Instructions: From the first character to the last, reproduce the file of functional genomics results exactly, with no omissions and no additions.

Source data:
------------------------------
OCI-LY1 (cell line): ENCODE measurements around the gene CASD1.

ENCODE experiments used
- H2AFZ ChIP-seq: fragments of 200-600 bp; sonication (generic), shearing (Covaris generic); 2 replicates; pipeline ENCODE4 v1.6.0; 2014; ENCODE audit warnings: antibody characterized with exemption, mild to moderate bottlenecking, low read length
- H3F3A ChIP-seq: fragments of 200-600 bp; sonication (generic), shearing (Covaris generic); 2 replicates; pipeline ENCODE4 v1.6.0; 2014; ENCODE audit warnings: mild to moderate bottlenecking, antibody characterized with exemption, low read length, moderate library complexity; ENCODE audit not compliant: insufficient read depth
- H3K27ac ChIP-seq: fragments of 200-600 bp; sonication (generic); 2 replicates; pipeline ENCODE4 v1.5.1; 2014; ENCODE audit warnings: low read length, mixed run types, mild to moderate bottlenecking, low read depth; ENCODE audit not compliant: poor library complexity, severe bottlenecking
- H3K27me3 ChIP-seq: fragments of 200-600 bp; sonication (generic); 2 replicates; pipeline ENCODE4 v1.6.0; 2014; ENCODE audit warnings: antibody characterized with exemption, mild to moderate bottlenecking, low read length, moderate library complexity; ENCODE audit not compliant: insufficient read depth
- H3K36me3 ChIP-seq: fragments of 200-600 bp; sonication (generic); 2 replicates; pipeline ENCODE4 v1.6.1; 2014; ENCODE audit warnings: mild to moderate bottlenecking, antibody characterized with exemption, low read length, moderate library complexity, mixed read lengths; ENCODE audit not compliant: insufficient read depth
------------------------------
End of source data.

OCI-LY1 (cell line): ENCODE measurements around the gene CASD1.

ENCODE experiments used
- H2AFZ ChIP-seq: fragments of 200-600 bp; sonication (generic), shearing (Covaris generic); 2 replicates; pipeline ENCODE4 v1.6.0; 2014; ENCODE audit warnings: antibody characterized with exemption, mild to moderate bottlenecking, low read length
- H3F3A ChIP-seq: fragments of 200-600 bp; sonication (generic), shearing (Covaris generic); 2 replicates; pipeline ENCODE4 v1.6.0; 2014; ENCODE audit warnings: mild to moderate bottlenecking, antibody characterized with exemption, low read length, moderate library complexity; ENCODE audit not compliant: insufficient read depth
- H3K27ac ChIP-seq: fragments of 200-600 bp; sonication (generic); 2 replicates; pipeline ENCODE4 v1.5.1; 2014; ENCODE audit warnings: low read length, mixed run types, mild to moderate bottlenecking, low read depth; ENCODE audit not compliant: poor library complexity, severe bottlenecking
- H3K27me3 ChIP-seq: fragments of 200-600 bp; sonication (generic); 2 replicates; pipeline ENCODE4 v1.6.0; 2014; ENCODE audit warnings: antibody characterized with exemption, mild to moderate bottlenecking, low read length, moderate library complexity; ENCODE audit not compliant: insufficient read depth
- H3K36me3 ChIP-seq: fragments of 200-600 bp; sonication (generic); 2 replicates; pipeline ENCODE4 v1.6.1; 2014; ENCODE audit warnings: mild to moderate bottlenecking, antibody characterized with exemption, low read length, moderate library complexity, mixed read lengths; ENCODE audit not compliant: insufficient read depth